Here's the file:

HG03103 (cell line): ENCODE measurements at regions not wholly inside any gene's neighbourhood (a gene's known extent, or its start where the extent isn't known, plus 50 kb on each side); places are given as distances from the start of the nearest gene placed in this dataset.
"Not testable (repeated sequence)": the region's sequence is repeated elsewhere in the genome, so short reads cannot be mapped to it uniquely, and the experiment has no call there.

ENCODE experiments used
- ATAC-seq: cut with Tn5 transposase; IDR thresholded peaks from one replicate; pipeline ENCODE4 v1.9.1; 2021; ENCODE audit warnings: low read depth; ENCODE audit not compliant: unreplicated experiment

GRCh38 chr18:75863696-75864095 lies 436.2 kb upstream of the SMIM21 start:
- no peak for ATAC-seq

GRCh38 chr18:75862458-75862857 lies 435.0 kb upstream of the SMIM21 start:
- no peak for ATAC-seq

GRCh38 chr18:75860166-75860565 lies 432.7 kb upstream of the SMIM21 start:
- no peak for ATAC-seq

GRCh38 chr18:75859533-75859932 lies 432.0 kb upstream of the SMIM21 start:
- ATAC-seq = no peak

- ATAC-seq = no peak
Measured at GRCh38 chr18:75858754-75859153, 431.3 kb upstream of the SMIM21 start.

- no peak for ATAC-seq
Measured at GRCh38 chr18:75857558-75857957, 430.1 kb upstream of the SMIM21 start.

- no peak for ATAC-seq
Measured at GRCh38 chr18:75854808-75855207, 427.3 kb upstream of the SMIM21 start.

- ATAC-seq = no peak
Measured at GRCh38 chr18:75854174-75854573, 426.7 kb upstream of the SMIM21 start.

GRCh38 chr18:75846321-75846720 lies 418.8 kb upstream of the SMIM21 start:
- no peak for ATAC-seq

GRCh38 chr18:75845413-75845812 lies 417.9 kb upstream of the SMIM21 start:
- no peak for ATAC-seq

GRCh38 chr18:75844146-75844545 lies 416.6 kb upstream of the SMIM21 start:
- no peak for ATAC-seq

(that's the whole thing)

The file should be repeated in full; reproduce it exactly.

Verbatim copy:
HG03103 (cell line): ENCODE measurements at regions not wholly inside any gene's neighbourhood (a gene's known extent, or its start where the extent isn't known, plus 50 kb on each side); places are given as distances from the start of the nearest gene placed in this dataset.
"Not testable (repeated sequence)": the region's sequence is repeated elsewhere in the genome, so short reads cannot be mapped to it uniquely, and the experiment has no call there.

ENCODE experiments used
- ATAC-seq: cut with Tn5 transposase; IDR thresholded peaks from one replicate; pipeline ENCODE4 v1.9.1; 2021; ENCODE audit warnings: low read depth; ENCODE audit not compliant: unreplicated experiment

GRCh38 chr18:75863696-75864095 lies 436.2 kb upstream of the SMIM21 start:
- no peak for ATAC-seq

GRCh38 chr18:75862458-75862857 lies 435.0 kb upstream of the SMIM21 start:
- no peak for ATAC-seq

GRCh38 chr18:75860166-75860565 lies 432.7 kb upstream of the SMIM21 start:
- no peak for ATAC-seq

GRCh38 chr18:75859533-75859932 lies 432.0 kb upstream of the SMIM21 start:
- ATAC-seq = no peak

- ATAC-seq = no peak
Measured at GRCh38 chr18:75858754-75859153, 431.3 kb upstream of the SMIM21 start.

- no peak for ATAC-seq
Measured at GRCh38 chr18:75857558-75857957, 430.1 kb upstream of the SMIM21 start.

- no peak for ATAC-seq
Measured at GRCh38 chr18:75854808-75855207, 427.3 kb upstream of the SMIM21 start.

- ATAC-seq = no peak
Measured at GRCh38 chr18:75854174-75854573, 426.7 kb upstream of the SMIM21 start.

GRCh38 chr18:75846321-75846720 lies 418.8 kb upstream of the SMIM21 start:
- no peak for ATAC-seq

GRCh38 chr18:75845413-75845812 lies 417.9 kb upstream of the SMIM21 start:
- no peak for ATAC-seq

GRCh38 chr18:75844146-75844545 lies 416.6 kb upstream of the SMIM21 start:
- no peak for ATAC-seq